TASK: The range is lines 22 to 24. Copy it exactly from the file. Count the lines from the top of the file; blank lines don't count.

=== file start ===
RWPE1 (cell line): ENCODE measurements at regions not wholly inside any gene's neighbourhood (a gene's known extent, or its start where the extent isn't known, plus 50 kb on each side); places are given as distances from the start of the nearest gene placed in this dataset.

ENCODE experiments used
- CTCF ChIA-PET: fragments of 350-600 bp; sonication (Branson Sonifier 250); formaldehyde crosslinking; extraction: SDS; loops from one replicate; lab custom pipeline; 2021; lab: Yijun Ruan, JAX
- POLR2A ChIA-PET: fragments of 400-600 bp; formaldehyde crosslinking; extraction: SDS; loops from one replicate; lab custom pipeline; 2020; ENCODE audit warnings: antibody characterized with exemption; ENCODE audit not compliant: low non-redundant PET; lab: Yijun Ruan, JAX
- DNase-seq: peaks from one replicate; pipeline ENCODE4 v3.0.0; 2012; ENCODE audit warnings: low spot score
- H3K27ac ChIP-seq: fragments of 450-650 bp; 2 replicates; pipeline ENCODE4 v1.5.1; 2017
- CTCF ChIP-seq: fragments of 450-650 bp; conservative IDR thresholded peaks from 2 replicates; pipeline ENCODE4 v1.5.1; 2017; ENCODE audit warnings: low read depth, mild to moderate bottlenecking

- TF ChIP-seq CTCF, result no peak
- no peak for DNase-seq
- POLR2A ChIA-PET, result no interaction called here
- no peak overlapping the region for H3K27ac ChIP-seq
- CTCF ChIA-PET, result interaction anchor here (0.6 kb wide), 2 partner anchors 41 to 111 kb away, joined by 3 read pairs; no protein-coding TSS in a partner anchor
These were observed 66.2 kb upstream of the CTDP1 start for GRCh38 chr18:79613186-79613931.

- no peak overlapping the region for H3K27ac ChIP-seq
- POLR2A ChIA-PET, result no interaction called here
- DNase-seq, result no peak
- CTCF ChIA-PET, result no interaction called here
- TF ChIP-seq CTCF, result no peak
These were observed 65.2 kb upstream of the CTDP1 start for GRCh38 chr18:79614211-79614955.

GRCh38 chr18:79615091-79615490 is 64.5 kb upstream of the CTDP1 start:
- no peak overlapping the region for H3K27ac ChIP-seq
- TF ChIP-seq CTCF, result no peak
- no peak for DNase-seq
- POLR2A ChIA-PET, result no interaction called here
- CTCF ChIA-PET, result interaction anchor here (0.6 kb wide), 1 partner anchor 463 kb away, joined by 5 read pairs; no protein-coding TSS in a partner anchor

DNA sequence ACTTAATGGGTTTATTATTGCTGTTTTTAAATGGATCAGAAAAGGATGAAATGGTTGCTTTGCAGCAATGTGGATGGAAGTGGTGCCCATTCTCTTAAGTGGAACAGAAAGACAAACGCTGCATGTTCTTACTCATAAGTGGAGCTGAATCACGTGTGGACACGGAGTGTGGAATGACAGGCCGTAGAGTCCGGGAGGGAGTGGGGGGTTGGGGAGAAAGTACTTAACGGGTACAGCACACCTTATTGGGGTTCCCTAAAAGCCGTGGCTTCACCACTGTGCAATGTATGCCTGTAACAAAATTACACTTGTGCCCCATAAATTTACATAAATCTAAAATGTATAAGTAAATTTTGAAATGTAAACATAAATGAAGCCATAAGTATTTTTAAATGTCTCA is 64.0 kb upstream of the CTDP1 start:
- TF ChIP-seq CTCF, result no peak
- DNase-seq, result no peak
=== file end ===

- TF ChIP-seq CTCF, result no peak
- no peak for DNase-seq
- POLR2A ChIA-PET, result no interaction called here